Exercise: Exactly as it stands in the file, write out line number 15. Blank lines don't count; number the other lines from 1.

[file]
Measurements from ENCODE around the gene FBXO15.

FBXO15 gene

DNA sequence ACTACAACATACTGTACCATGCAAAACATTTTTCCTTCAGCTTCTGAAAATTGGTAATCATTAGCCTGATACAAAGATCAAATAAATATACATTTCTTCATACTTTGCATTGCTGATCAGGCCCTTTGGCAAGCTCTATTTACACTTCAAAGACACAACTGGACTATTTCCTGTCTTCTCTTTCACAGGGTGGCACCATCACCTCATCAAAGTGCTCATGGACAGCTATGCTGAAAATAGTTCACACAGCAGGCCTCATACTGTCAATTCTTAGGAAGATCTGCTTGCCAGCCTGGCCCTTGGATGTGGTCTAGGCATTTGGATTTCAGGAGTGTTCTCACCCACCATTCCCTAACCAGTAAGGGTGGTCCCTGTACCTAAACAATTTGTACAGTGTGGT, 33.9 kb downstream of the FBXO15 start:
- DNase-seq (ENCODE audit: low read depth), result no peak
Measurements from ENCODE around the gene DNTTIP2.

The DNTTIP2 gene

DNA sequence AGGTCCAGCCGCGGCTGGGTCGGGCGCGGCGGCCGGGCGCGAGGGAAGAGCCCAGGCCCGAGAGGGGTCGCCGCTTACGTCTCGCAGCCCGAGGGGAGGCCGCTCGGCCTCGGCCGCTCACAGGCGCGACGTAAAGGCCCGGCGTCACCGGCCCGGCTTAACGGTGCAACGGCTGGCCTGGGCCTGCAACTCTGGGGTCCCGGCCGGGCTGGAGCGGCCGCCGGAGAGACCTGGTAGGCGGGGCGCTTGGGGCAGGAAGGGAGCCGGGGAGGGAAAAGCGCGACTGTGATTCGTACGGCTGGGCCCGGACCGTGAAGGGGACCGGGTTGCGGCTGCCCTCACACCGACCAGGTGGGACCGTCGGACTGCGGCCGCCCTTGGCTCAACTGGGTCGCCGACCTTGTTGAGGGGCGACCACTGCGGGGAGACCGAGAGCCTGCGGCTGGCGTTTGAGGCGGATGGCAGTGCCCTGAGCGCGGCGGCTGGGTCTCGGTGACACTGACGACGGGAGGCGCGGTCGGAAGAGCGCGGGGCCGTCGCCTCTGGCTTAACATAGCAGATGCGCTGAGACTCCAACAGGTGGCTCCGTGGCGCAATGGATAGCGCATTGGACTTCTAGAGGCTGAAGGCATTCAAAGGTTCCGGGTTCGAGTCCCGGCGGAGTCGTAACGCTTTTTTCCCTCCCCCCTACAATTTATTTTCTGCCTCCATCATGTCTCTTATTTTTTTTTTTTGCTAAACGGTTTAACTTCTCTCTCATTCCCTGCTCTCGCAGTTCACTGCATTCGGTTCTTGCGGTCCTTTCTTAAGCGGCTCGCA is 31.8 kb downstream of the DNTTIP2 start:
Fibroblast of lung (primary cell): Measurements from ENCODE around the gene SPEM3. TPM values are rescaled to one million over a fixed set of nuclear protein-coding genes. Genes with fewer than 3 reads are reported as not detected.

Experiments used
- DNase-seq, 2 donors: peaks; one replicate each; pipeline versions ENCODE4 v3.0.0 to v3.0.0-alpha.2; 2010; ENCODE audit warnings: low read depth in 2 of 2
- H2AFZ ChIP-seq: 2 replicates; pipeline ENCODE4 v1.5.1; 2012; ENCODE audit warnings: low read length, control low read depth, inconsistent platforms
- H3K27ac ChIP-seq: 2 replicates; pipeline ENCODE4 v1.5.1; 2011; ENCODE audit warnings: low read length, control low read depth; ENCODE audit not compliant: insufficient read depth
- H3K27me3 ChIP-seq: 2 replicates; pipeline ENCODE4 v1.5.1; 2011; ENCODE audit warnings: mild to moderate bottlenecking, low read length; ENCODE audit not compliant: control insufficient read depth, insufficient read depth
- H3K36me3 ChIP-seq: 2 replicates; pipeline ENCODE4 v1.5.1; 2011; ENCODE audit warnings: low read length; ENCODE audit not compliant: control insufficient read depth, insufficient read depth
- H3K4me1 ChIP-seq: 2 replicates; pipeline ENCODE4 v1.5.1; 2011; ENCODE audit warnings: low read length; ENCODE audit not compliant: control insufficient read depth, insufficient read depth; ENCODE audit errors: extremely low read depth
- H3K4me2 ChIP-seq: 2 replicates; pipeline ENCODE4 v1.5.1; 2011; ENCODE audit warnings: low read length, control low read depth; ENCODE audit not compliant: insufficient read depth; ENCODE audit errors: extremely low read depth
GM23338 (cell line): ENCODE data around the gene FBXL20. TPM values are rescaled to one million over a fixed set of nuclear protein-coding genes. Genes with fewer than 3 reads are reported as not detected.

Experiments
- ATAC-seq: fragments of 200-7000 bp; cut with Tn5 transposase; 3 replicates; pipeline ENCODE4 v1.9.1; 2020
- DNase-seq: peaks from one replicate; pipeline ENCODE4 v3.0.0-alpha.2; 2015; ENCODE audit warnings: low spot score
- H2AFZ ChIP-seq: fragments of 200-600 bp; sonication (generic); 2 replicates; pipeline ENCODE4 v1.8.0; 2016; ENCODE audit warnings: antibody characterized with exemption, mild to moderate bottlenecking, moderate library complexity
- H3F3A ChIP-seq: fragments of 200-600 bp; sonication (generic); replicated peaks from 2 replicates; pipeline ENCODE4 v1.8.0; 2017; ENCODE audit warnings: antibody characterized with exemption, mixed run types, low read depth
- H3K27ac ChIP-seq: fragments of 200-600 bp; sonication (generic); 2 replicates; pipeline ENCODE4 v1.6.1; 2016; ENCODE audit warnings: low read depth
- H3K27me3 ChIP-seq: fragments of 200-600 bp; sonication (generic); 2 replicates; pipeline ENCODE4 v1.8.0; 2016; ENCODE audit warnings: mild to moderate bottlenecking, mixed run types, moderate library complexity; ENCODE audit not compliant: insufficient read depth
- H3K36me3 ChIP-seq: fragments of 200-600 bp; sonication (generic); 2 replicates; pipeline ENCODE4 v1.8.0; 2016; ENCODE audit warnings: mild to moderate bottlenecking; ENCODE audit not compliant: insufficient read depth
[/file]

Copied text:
- H3K4me1 ChIP-seq: 2 replicates; pipeline ENCODE4 v1.5.1; 2011; ENCODE audit warnings: low read length; ENCODE audit not compliant: control insufficient read depth, insufficient read depth; ENCODE audit errors: extremely low read depth